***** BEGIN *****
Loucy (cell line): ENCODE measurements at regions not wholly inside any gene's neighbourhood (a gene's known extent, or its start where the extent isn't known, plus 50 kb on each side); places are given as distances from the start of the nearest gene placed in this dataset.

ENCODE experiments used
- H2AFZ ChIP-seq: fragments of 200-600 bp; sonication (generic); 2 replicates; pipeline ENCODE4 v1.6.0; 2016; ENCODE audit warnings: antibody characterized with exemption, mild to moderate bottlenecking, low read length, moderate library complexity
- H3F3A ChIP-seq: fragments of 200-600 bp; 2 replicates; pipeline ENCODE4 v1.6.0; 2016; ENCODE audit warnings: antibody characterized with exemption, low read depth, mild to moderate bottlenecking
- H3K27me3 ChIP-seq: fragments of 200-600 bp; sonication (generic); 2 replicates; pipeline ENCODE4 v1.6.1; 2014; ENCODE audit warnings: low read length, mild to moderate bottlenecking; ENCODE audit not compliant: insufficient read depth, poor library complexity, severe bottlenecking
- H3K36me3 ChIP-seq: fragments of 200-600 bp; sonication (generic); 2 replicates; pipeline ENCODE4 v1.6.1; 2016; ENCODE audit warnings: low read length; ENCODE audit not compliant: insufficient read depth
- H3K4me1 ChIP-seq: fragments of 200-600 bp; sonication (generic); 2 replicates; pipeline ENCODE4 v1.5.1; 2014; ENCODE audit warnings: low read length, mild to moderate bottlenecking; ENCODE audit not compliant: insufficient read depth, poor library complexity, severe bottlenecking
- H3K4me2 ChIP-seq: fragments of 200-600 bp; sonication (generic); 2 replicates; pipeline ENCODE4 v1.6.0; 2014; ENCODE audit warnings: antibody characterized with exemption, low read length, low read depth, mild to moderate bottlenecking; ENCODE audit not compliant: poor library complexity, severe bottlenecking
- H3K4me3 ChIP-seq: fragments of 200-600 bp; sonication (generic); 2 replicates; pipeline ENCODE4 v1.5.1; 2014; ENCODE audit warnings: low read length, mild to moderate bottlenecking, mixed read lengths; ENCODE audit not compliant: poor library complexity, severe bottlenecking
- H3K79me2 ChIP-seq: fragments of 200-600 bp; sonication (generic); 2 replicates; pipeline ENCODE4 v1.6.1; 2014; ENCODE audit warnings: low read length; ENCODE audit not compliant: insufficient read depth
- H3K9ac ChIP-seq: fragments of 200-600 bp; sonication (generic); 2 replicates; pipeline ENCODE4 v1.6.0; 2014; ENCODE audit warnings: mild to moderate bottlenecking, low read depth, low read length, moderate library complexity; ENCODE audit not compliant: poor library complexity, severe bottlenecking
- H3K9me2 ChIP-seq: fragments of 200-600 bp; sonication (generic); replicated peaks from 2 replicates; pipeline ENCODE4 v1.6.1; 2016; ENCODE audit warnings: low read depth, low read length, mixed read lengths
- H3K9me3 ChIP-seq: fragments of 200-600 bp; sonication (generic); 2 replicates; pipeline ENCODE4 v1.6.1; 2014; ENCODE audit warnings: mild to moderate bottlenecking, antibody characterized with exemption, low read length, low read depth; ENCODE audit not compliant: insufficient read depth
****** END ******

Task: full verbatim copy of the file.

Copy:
Loucy (cell line): ENCODE measurements at regions not wholly inside any gene's neighbourhood (a gene's known extent, or its start where the extent isn't known, plus 50 kb on each side); places are given as distances from the start of the nearest gene placed in this dataset.

ENCODE experiments used
- H2AFZ ChIP-seq: fragments of 200-600 bp; sonication (generic); 2 replicates; pipeline ENCODE4 v1.6.0; 2016; ENCODE audit warnings: antibody characterized with exemption, mild to moderate bottlenecking, low read length, moderate library complexity
- H3F3A ChIP-seq: fragments of 200-600 bp; 2 replicates; pipeline ENCODE4 v1.6.0; 2016; ENCODE audit warnings: antibody characterized with exemption, low read depth, mild to moderate bottlenecking
- H3K27me3 ChIP-seq: fragments of 200-600 bp; sonication (generic); 2 replicates; pipeline ENCODE4 v1.6.1; 2014; ENCODE audit warnings: low read length, mild to moderate bottlenecking; ENCODE audit not compliant: insufficient read depth, poor library complexity, severe bottlenecking
- H3K36me3 ChIP-seq: fragments of 200-600 bp; sonication (generic); 2 replicates; pipeline ENCODE4 v1.6.1; 2016; ENCODE audit warnings: low read length; ENCODE audit not compliant: insufficient read depth
- H3K4me1 ChIP-seq: fragments of 200-600 bp; sonication (generic); 2 replicates; pipeline ENCODE4 v1.5.1; 2014; ENCODE audit warnings: low read length, mild to moderate bottlenecking; ENCODE audit not compliant: insufficient read depth, poor library complexity, severe bottlenecking
- H3K4me2 ChIP-seq: fragments of 200-600 bp; sonication (generic); 2 replicates; pipeline ENCODE4 v1.6.0; 2014; ENCODE audit warnings: antibody characterized with exemption, low read length, low read depth, mild to moderate bottlenecking; ENCODE audit not compliant: poor library complexity, severe bottlenecking
- H3K4me3 ChIP-seq: fragments of 200-600 bp; sonication (generic); 2 replicates; pipeline ENCODE4 v1.5.1; 2014; ENCODE audit warnings: low read length, mild to moderate bottlenecking, mixed read lengths; ENCODE audit not compliant: poor library complexity, severe bottlenecking
- H3K79me2 ChIP-seq: fragments of 200-600 bp; sonication (generic); 2 replicates; pipeline ENCODE4 v1.6.1; 2014; ENCODE audit warnings: low read length; ENCODE audit not compliant: insufficient read depth
- H3K9ac ChIP-seq: fragments of 200-600 bp; sonication (generic); 2 replicates; pipeline ENCODE4 v1.6.0; 2014; ENCODE audit warnings: mild to moderate bottlenecking, low read depth, low read length, moderate library complexity; ENCODE audit not compliant: poor library complexity, severe bottlenecking
- H3K9me2 ChIP-seq: fragments of 200-600 bp; sonication (generic); replicated peaks from 2 replicates; pipeline ENCODE4 v1.6.1; 2016; ENCODE audit warnings: low read depth, low read length, mixed read lengths
- H3K9me3 ChIP-seq: fragments of 200-600 bp; sonication (generic); 2 replicates; pipeline ENCODE4 v1.6.1; 2014; ENCODE audit warnings: mild to moderate bottlenecking, antibody characterized with exemption, low read length, low read depth; ENCODE audit not compliant: insufficient read depth